• We save ahead for future expenses. Vacations, car repairs, home repairs, gifts, clothing, health and college expenses have a savings home that gets funded every month. Every six months or so, we re-evaluate how much to put each month in those savings accounts. For instance, when we made that last day care payment in August, we increased our college savings for each kid accordingly. Whenever a significant monthly expense goes away, my favorite practice is to give that budget infusion a home.
• The future of health care is a concern. It could disrupt our plans in our working years through cost and illness, both of which are out of our control and arguably out of control in this country. We are doing our best to address what we can control. We eat our veggies and are both fairly active. On cost, we are building up a defense for crushing health care costs in retirement. But we feel the crush already (if you detect panic, you are correct). Like other folks in small business America, we pay more than $1,300 a month in premiums for our family for a high deductible health care plan. Despite that breathtaking expense, we save further into a health savings account knowing that however bad it is now, it will be exponentially worse in two decades. We pay for our deductible expenses out of pocket leaving our health savings account intact. Our health savings account, as a result, is a de facto retirement health care account, as it will be available to pay premiums and costs in our retirement. We invest that money in the health savings account in mutual funds in the hopes that we can grow that nest egg at least to beat inflation.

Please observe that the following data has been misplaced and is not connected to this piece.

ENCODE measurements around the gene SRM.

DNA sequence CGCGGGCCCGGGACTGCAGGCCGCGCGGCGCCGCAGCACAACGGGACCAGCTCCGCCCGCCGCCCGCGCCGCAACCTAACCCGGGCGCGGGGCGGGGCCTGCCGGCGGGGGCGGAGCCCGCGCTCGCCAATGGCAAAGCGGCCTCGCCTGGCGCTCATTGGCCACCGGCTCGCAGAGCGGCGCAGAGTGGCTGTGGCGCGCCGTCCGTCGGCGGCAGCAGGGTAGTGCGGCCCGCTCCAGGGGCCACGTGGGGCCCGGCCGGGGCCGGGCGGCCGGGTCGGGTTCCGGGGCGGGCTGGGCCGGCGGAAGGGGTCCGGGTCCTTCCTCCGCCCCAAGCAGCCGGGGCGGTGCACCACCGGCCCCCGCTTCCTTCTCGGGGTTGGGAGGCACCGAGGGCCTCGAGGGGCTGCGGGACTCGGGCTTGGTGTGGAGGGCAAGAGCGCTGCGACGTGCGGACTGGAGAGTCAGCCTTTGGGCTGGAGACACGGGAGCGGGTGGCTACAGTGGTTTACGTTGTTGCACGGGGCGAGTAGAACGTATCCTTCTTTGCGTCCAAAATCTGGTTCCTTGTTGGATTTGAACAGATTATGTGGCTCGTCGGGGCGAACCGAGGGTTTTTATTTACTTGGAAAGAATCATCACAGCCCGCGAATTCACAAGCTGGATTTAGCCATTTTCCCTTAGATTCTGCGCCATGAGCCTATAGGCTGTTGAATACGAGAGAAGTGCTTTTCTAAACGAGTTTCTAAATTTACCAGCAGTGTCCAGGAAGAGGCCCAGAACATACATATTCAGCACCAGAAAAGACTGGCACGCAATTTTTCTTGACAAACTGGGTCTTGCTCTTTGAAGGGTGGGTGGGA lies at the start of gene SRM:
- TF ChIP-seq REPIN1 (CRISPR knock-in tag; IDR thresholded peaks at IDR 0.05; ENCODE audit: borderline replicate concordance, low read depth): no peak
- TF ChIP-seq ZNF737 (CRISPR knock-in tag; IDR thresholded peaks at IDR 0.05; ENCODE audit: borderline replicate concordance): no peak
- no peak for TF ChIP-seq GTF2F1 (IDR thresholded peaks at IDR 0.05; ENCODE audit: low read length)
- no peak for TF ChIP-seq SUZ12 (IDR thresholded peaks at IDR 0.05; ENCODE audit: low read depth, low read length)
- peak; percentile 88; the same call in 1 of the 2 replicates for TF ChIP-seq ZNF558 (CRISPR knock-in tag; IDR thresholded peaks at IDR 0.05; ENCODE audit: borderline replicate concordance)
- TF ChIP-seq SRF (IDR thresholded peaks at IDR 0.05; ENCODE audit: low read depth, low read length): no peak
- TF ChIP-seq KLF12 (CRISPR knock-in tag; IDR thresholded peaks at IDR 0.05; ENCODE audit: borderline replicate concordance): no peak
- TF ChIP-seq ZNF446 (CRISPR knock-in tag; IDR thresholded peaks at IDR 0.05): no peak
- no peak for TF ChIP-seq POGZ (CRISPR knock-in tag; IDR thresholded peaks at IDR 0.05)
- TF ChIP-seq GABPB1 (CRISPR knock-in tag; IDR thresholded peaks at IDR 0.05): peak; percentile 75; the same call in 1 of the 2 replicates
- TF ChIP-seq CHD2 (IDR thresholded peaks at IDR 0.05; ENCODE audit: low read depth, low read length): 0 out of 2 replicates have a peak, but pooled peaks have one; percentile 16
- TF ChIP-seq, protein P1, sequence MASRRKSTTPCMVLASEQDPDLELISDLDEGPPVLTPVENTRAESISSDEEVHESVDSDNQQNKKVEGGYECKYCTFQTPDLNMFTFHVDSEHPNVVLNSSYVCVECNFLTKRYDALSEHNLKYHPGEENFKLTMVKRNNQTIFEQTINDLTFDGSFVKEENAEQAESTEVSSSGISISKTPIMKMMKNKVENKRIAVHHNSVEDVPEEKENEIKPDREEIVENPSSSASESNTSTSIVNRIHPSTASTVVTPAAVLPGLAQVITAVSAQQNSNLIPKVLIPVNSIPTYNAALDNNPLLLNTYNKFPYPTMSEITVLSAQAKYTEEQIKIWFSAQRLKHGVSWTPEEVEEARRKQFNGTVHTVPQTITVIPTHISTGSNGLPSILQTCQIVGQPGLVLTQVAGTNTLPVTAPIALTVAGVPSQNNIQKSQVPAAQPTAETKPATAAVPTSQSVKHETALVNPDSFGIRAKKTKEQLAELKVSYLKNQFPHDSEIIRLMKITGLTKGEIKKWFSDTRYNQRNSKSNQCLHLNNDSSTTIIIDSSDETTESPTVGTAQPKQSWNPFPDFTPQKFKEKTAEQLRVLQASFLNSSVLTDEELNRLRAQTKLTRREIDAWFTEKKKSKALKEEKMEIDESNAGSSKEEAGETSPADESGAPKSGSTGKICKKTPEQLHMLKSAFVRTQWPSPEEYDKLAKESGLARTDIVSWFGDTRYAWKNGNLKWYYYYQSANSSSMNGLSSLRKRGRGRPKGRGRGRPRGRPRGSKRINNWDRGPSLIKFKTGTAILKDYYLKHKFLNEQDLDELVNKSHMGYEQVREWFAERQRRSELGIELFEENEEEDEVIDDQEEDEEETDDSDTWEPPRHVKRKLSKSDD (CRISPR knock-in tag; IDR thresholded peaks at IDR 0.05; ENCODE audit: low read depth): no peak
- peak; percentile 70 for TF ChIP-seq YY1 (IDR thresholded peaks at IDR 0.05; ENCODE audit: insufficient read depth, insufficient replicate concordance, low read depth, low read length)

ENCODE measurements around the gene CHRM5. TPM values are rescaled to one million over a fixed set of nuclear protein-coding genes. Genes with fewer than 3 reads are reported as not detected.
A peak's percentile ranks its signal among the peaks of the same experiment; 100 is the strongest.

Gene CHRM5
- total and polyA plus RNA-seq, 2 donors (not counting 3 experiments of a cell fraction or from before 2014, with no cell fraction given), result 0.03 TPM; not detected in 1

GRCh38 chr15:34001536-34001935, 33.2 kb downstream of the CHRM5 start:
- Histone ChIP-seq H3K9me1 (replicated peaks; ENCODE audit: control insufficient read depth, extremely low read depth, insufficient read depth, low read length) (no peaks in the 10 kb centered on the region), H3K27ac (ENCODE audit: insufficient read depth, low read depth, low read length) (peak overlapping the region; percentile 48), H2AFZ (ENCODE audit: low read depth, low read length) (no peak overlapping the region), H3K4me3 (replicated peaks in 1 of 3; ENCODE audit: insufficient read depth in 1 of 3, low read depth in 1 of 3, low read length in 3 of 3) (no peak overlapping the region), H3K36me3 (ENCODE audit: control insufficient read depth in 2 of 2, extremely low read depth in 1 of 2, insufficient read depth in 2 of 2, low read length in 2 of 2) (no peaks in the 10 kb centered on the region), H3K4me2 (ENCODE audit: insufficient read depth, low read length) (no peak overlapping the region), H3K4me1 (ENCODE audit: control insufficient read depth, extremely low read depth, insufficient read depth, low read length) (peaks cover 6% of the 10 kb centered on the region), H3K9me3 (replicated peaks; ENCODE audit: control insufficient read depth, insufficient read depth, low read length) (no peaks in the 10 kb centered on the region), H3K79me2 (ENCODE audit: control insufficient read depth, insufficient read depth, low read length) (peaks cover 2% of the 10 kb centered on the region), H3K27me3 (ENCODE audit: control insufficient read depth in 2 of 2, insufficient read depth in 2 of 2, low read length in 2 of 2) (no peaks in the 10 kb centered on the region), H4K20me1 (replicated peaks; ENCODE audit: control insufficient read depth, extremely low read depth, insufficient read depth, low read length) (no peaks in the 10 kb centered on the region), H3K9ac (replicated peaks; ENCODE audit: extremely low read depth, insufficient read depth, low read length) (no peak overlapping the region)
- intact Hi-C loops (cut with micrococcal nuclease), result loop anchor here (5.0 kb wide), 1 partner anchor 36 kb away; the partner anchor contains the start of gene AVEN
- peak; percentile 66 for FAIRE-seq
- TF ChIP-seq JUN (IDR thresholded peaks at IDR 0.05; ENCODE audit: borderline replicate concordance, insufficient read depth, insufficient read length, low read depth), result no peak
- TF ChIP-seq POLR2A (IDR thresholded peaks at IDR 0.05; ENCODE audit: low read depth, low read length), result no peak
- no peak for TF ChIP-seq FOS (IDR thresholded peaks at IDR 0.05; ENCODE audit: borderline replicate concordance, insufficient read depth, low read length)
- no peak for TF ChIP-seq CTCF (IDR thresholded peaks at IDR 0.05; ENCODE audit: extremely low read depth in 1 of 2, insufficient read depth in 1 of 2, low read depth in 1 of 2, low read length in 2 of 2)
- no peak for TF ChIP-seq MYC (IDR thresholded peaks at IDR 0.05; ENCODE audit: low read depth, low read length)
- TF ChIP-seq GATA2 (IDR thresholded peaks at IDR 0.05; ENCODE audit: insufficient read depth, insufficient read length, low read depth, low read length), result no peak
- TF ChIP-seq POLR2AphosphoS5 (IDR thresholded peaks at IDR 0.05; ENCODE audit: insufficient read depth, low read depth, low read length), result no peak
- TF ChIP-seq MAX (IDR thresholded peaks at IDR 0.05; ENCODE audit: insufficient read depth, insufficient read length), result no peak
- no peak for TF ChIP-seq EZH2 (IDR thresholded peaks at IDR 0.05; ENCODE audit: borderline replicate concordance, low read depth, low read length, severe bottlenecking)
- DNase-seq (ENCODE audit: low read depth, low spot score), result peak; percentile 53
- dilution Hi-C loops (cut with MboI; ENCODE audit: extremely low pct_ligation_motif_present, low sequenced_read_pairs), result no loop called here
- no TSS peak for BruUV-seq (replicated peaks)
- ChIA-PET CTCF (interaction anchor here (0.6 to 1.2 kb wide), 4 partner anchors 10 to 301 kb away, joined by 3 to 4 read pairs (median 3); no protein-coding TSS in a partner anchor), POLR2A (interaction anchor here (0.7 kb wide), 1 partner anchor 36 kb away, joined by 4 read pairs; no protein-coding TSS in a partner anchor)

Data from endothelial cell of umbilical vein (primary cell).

• We talk about money. Before I hear a collective “duh,” I just want to reveal that this is not our favorite discussion. Occasionally, it can be tense when we disagree. Money is emotional. We intentionally speak about our money a couple of times a year, walking through our balance sheet and budget for the next several months.
• Our favorite discussion is time. We love our time together, with our kids, with our families. We love a slower pace. Time is our most precious commodity. Every few months we will find ourselves lingering at the dinner table after the kids have run off, ticking through the list of every lifestyle item we would give up to keep our time. Turns out that is a long list.
This is not marital financial advice, and I don’t want it misconstrued. These are the practices that I am glad we adopted in our first decade of marriage. Maybe this list will look different if I am still around writing a column in 10 more years.
The only advice I would offer is to make conscious decisions as a team. Otherwise, your decisions could be made for you via the Jones’s (as in, keeping up with), via inadvertent lifestyle adaptation or inertia.
Sarah Catherine Gutierrez is founder, partner and chief executive officer of Aptus Financial in Little Rock. She is also author of the book “But First, Save 10: The One Simple Money Move That Will Change Your Life,” published by Et Alia Press. Contact her at firstname.lastname@example.org.